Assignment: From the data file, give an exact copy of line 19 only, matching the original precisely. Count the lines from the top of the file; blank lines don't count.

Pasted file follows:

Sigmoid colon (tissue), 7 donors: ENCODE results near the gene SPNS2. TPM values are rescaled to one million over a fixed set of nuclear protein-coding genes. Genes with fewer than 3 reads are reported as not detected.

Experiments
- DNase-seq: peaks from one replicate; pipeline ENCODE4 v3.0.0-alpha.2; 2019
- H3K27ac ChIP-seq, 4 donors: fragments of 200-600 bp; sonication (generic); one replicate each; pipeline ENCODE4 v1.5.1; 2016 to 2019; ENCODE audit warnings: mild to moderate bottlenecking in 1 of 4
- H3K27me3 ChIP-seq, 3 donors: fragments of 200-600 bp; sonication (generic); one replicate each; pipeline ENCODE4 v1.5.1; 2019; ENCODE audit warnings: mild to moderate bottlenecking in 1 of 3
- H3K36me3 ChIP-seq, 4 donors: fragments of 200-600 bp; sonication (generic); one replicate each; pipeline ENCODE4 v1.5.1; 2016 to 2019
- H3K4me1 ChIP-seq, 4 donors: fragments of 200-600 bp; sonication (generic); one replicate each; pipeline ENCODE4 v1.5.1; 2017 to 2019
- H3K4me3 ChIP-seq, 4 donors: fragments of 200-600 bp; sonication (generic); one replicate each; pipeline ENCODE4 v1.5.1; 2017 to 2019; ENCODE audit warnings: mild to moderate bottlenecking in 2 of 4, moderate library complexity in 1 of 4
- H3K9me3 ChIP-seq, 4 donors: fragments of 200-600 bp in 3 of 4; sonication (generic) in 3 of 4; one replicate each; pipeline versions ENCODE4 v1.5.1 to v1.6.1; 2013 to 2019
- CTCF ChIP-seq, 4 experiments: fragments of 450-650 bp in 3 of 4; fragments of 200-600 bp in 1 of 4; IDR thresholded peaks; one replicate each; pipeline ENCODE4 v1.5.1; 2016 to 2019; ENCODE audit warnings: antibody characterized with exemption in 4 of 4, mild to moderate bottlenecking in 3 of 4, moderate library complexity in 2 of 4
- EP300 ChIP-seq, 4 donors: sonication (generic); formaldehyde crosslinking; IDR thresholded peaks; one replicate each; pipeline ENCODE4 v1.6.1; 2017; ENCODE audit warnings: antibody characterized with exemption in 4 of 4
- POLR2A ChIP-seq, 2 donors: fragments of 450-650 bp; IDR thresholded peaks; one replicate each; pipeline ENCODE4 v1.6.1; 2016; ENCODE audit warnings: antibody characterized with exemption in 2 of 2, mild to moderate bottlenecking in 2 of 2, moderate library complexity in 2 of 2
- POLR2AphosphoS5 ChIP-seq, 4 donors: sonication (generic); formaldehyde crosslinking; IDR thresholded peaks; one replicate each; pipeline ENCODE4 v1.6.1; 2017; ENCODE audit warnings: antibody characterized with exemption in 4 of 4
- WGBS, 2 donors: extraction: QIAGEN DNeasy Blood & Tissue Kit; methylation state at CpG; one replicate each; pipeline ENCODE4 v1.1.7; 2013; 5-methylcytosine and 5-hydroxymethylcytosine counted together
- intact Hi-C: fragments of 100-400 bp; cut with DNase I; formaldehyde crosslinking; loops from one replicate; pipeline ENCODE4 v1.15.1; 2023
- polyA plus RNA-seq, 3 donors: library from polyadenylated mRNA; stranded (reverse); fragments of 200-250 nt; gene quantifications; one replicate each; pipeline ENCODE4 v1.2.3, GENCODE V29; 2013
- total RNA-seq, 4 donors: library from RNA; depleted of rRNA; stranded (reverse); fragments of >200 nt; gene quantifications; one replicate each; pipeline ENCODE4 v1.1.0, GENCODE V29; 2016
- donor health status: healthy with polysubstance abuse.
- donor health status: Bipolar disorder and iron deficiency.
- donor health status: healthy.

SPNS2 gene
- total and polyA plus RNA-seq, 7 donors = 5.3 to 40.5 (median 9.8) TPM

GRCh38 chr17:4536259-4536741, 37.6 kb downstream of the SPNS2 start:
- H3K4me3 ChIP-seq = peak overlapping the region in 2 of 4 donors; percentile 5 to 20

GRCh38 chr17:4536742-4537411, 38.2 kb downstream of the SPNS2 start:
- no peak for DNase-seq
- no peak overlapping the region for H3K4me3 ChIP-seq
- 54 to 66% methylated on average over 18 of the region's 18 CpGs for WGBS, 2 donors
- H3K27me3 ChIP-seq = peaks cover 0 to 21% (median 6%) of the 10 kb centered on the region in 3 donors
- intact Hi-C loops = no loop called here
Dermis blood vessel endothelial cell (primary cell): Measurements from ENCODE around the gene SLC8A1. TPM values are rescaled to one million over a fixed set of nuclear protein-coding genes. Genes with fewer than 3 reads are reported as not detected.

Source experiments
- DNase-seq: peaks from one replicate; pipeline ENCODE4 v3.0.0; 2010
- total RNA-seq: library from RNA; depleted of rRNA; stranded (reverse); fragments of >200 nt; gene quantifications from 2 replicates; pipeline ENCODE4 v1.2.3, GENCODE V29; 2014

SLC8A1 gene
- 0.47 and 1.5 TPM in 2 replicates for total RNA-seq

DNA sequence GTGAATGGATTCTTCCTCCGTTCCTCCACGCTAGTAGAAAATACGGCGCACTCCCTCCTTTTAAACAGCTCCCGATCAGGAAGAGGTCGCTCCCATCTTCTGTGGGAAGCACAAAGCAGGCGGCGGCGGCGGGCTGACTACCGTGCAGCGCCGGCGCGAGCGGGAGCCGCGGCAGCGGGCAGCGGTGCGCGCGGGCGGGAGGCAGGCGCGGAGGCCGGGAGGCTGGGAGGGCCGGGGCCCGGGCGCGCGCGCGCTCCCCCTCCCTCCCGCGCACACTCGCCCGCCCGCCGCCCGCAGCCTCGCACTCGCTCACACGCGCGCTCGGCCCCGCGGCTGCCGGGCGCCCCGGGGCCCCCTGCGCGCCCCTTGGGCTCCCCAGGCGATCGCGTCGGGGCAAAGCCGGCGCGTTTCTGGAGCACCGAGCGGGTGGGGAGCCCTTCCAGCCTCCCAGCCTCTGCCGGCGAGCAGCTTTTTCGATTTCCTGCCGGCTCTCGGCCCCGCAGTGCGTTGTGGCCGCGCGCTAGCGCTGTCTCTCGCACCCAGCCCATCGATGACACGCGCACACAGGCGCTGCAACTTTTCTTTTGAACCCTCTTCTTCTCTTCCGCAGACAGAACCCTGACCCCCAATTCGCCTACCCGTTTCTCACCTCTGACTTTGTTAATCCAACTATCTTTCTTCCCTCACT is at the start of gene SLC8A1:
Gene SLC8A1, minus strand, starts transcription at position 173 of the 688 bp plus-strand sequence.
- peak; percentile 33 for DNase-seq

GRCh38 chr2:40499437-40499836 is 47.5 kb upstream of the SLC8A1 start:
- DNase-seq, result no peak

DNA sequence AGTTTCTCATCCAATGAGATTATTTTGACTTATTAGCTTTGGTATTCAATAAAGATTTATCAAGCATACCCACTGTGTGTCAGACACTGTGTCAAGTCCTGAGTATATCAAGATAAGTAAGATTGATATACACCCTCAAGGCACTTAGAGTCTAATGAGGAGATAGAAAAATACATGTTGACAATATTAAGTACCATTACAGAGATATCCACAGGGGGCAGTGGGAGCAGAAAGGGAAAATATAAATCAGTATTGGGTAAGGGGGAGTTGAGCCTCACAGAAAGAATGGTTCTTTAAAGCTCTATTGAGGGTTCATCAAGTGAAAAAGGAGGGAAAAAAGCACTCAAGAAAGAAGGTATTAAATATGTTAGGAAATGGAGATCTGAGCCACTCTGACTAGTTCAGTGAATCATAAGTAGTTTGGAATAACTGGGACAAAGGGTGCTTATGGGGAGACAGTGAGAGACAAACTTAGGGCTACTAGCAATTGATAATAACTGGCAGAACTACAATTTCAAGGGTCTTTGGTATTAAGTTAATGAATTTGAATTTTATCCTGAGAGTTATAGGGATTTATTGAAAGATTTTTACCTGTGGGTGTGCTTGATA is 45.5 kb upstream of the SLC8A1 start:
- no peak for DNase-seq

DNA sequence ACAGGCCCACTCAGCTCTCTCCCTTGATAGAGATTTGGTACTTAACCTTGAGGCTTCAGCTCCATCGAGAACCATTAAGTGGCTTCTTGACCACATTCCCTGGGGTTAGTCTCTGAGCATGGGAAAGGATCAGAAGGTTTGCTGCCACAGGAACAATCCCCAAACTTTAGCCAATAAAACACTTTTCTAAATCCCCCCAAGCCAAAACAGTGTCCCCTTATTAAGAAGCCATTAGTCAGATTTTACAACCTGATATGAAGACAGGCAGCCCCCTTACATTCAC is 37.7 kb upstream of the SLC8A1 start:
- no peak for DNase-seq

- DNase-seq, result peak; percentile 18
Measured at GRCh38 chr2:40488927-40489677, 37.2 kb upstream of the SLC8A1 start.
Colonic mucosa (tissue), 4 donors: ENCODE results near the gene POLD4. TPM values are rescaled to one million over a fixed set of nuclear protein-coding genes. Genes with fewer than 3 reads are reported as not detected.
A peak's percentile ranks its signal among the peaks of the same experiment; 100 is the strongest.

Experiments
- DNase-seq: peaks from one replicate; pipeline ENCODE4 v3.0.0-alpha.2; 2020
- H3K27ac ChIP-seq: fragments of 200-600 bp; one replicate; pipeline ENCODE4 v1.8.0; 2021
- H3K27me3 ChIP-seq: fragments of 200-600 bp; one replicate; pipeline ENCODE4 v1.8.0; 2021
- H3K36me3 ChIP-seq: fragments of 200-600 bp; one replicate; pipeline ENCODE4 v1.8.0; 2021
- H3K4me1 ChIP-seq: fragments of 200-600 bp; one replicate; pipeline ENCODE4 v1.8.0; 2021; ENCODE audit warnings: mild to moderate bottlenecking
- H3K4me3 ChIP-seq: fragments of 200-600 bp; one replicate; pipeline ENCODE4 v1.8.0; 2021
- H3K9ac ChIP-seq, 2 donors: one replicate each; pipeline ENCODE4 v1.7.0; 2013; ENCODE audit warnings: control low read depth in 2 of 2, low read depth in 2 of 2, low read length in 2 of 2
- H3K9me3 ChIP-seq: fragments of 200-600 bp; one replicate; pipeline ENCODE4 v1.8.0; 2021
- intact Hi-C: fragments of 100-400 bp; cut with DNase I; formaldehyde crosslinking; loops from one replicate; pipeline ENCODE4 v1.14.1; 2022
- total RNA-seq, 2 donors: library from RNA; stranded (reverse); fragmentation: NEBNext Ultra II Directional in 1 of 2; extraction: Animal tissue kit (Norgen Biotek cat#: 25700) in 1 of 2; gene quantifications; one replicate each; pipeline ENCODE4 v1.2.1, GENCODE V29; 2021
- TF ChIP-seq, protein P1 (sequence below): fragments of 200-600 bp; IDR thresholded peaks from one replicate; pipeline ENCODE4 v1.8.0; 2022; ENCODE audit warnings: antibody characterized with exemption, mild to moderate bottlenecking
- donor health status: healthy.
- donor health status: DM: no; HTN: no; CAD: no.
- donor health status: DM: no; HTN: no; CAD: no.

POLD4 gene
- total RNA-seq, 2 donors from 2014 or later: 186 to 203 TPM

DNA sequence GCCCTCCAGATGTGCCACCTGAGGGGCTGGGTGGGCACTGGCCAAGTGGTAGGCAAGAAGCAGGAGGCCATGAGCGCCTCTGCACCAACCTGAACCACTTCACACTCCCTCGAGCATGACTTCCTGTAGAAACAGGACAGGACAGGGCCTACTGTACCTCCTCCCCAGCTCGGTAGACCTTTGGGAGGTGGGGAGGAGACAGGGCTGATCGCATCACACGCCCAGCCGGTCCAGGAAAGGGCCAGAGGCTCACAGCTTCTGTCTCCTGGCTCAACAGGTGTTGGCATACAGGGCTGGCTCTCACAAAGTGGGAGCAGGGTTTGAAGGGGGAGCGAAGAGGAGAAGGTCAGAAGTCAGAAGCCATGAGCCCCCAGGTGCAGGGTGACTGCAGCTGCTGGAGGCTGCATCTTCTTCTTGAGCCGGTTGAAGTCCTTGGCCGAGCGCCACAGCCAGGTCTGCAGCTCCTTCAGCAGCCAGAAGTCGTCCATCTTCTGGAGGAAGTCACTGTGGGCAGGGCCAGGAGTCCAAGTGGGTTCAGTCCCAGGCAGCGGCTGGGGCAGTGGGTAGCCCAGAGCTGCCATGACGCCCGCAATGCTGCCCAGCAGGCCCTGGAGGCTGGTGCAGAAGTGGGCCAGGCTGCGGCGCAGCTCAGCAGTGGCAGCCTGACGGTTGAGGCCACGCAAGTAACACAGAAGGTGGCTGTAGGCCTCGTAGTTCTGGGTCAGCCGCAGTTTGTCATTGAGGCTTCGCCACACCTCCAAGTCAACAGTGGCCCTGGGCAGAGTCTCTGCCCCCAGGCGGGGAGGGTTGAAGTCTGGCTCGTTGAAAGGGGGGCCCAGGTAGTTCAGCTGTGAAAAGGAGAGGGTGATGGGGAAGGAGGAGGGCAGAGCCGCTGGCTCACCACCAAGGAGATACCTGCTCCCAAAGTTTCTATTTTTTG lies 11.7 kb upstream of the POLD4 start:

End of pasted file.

- donor health status: Bipolar disorder and iron deficiency.